By now, everyone knows the good, the bad and the ugly surrounding new Philadelphia Eagles running back Jay Ajayi, acquired in a trade with the Miami Dolphins on Tuesday.
Coach Doug Pederson suggested Wednesday that those bad and ugly components will not be an issue because of the winning culture this team has established.
“In this business, nobody’s perfect,” Pederson said. “… We’re getting a really good person off the football field as well as on. And this is where the leadership of the football team, when you talk about ownership of the team … when you bring guys in at the midpoint of the season like we’ve done, this is where they embrace those guys.
“We’ve established a culture on how we do things around here, so I implore those guys to just embrace it. I’ve had a conversation with him and we just have to be open and honest and say, `Hey, this is how we do things around here.’ [We] welcomed him in and we’ll get him up to speed.”
Ajayi's reputation: Ajayi comes in with a reputation of being difficult to handle. There were reports that he clashed with Dolphins coach Adam Gase and that Gase didn’t want him anymore because of that and inconsistent play, especially in pass protection, which is what the Eagles are counting on most from him.
Pederson made it clear he is counting on culture to trump all, and offered an experience from his playing days as an example.
“I was in a situation [with the Green Bay Packers] where we brought in a player,” he said, “and there were reports of character issues and all kinds of things. And you know what? Guys rallied around him and there was not one issue whatsoever with this player. And we went on to win the Super Bowl.”
Pederson likely was referring to wide receiver Andre Rison, though he never mentioned him by name.
There have been other examples in which a similar dynamic has occurred — Randy Moss with New England, Dennis Rodman with the Chicago Bulls and even Terrell Owens with the Eagles, even if it only lasted one season.
Can Ajayi be the next?
Wentz says he'll be great fit: Sure thing, according to quarterback Carson Wentz, who after talking with him for the first time came away impressed.
“He seems like he’ll be a great fit,” Wentz said Wednesday before practice. “Great fit for this team, great fit for this locker room. I don’t foresee any issues … and we’re excited.
“Any time you can add a talent like that, a player of his caliber, we’ll see how quickly he picks up on the offense and everything that goes with that, so who knows how that will all play out? But I’m excited that we can add a guy as talented as he is.”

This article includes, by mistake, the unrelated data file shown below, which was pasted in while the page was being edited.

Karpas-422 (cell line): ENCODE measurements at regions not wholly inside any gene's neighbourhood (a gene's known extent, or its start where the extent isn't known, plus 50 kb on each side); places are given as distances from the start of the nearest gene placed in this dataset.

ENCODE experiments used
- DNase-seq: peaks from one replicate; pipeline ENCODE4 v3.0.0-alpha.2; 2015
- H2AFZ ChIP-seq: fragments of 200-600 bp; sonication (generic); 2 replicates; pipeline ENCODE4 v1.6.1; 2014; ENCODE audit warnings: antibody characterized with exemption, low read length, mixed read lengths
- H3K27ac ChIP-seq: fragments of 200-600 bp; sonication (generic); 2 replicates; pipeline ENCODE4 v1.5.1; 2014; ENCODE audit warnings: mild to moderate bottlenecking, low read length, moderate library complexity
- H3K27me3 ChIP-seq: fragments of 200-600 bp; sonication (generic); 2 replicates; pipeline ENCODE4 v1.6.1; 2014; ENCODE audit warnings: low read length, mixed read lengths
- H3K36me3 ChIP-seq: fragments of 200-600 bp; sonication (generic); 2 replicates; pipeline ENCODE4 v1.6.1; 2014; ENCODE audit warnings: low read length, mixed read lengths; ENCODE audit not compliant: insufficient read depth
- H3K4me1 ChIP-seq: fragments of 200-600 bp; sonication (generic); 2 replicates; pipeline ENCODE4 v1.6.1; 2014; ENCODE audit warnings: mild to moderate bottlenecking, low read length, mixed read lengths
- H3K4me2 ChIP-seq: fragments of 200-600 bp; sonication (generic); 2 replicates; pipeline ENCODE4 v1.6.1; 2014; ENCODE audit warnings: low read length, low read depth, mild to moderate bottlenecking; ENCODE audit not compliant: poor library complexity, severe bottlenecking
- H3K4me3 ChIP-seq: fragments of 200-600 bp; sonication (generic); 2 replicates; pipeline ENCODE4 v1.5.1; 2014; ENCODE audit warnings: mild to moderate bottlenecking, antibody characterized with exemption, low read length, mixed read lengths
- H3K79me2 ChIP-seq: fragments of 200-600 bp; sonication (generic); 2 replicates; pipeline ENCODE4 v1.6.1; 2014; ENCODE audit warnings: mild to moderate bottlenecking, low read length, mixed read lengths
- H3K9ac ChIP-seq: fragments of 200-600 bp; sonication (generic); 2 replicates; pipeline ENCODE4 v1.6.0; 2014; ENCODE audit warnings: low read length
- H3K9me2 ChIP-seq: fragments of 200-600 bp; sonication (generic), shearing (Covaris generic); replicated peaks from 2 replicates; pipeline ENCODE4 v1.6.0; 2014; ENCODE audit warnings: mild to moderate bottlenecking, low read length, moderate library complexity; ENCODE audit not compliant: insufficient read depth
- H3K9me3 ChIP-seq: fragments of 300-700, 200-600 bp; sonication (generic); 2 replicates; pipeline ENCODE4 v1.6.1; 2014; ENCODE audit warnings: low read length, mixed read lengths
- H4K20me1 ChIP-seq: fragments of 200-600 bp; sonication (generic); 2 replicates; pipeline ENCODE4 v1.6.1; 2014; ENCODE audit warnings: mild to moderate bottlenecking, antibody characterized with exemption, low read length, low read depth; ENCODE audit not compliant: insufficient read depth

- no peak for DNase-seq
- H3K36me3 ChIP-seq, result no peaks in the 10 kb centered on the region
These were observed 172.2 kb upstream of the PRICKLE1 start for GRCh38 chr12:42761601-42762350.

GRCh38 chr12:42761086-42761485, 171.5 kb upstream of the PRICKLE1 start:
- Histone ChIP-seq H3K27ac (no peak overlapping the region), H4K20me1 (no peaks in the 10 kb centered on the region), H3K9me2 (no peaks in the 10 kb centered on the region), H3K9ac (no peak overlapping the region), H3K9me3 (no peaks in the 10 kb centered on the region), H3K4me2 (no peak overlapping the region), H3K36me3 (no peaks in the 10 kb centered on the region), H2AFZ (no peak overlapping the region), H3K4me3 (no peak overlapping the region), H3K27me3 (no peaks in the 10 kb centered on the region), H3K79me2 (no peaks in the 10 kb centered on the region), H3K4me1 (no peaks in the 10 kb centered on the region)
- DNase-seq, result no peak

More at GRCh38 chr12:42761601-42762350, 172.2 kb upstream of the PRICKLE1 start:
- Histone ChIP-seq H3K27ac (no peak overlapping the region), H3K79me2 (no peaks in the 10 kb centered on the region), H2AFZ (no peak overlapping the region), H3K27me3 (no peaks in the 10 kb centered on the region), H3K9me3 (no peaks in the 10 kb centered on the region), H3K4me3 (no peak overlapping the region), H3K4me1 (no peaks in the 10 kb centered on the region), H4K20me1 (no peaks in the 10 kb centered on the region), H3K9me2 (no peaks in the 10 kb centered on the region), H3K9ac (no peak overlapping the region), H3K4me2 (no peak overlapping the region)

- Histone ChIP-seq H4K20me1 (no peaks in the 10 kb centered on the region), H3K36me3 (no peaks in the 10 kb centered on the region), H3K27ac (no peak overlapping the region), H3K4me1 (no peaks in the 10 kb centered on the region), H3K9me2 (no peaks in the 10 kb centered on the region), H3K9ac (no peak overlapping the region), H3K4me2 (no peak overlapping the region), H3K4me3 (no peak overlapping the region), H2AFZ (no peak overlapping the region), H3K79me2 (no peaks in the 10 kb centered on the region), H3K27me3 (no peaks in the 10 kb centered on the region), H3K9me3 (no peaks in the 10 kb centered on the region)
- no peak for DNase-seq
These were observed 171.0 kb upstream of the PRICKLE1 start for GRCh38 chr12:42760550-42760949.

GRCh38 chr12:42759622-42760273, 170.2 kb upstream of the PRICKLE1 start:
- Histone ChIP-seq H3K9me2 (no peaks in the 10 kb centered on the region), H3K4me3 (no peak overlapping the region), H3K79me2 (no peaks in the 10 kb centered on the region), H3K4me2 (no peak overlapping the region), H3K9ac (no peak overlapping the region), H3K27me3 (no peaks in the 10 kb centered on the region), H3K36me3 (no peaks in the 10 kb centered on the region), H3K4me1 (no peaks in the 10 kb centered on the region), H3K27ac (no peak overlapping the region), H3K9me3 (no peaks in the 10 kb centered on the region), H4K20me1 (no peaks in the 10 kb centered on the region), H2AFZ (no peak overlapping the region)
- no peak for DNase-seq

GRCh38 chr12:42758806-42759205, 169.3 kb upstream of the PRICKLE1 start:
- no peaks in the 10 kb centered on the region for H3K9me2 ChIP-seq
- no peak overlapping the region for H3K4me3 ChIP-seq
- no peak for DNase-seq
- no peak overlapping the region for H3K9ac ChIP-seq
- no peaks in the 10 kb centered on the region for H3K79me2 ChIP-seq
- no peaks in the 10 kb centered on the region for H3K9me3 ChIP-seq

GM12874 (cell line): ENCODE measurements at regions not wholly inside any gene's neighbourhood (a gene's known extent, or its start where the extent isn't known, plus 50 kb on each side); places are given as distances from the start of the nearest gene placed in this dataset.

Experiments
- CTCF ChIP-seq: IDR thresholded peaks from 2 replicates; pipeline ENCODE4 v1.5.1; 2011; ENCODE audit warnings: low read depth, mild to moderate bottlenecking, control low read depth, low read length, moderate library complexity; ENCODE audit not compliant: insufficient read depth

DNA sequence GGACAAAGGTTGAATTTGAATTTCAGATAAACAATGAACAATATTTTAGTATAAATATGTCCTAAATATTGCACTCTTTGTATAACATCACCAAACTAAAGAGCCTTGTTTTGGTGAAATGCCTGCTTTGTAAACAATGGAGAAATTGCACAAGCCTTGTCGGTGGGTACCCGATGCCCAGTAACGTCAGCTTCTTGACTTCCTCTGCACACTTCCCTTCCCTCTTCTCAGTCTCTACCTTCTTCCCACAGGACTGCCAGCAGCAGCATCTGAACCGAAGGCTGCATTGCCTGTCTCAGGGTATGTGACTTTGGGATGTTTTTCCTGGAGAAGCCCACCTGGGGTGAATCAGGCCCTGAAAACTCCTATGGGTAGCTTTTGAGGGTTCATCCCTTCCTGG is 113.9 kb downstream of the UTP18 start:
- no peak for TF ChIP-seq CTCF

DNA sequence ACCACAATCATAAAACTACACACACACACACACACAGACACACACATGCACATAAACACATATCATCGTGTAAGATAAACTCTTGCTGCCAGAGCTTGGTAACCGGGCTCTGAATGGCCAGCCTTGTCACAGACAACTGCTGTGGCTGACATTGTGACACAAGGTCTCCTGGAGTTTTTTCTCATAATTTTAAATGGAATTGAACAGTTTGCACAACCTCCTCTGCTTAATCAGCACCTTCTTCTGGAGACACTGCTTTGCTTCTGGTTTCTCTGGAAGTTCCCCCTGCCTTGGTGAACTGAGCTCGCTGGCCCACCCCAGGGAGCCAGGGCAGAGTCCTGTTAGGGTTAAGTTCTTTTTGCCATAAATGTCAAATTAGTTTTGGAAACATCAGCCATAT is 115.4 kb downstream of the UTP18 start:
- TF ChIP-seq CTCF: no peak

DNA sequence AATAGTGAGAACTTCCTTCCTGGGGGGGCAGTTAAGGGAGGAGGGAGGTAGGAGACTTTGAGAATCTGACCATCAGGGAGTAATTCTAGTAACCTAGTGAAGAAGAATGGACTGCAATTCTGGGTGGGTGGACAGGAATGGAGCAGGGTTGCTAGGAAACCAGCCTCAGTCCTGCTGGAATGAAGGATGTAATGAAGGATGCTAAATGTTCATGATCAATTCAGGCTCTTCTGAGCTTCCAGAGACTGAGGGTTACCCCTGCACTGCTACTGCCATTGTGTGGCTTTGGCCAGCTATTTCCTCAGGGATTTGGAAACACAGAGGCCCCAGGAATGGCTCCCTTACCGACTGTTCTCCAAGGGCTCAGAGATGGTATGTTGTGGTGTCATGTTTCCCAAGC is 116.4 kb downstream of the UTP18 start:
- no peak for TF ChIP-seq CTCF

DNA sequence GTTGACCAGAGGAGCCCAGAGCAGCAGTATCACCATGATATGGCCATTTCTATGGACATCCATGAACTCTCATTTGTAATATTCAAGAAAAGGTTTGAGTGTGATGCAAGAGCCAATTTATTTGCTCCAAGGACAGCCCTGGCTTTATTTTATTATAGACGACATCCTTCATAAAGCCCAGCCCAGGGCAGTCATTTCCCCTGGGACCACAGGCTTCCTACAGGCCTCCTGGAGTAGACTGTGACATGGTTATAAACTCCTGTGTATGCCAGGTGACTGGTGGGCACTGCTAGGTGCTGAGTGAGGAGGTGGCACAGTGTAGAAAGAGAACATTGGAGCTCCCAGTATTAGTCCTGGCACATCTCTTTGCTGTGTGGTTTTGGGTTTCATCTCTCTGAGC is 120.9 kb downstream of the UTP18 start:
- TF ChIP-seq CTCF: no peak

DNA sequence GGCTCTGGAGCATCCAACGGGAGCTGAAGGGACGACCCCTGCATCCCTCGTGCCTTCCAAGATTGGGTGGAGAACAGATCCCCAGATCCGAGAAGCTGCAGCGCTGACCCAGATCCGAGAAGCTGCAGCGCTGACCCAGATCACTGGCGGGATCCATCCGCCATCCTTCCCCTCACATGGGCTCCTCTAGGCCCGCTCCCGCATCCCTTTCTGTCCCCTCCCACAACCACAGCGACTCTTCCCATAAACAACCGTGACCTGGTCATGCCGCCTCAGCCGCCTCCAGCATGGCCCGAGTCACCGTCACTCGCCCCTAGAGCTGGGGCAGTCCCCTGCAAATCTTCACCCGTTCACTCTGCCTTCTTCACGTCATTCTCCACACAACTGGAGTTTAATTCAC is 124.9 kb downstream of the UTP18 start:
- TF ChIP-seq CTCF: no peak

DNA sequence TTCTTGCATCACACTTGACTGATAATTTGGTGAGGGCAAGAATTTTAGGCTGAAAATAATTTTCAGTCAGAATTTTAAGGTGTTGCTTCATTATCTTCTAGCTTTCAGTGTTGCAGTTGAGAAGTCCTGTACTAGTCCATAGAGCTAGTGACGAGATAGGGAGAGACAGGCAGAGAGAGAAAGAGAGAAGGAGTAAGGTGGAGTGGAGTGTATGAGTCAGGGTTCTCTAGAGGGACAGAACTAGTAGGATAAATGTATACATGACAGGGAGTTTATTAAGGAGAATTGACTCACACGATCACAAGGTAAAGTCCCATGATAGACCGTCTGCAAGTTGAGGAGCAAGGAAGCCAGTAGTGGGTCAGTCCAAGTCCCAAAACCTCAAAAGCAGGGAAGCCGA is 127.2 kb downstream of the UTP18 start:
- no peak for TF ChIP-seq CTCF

Ajayi last season rushed for 1,272 yards and eight TDs on his way to the Pro Bowl. He averaged 4.9 yards per rush.
This year, playing for an offense that’s ranked last in the NFL, he’s averaging 3.4 yards per carry with no touchdowns.
Leadership can overcome potential problems: Like Pederson and executive vice president of football operations Howie Roseman, Wentz believes there’s enough leadership to overcome any potential problem that can arise from adding a big new piece this late in the season.
“I don’t know of any criticisms that are out there,” the London-born Ajayi said, a British accent evident. “I can only speak of how I view myself, and I view myself as a team guy. I’m excited to be here on the Eagles, excited for this opportunity.”
Ajayi admitted to being stunned by the trade.
“But it is what it is,” he said. “It’s a business, and at the end of the day I can just say I respect the Dolphins for giving me the opportunity to chase my dream of being in the NFL. And I can say that I respect all my teammates. I love those guys … won a lot of games with them and enjoyed my time as a Miami Dolphin.
“But at the end of the day God had another plan for me, and that was to be here and be on the Philadelphia Eagles. We’re 7-1, and I’m excited about the opportunity to go get this thing. So I’m just here to be a part of that, however the coaches and staff want to use me.”
Blount was blunt: The reaction of LeGarrette Blount, who will remain the starter, at least until Ajayi can get up to speed with his new offense, was a little less subdued.
Blount was blunt.
“There was no reaction,” he said. “I can only control what I can control. That decision was made from up top.”
Blount did go on to say that “obviously he is someone that can contribute to this team and he can help us a lot. So we’re going to welcome him with open arms.”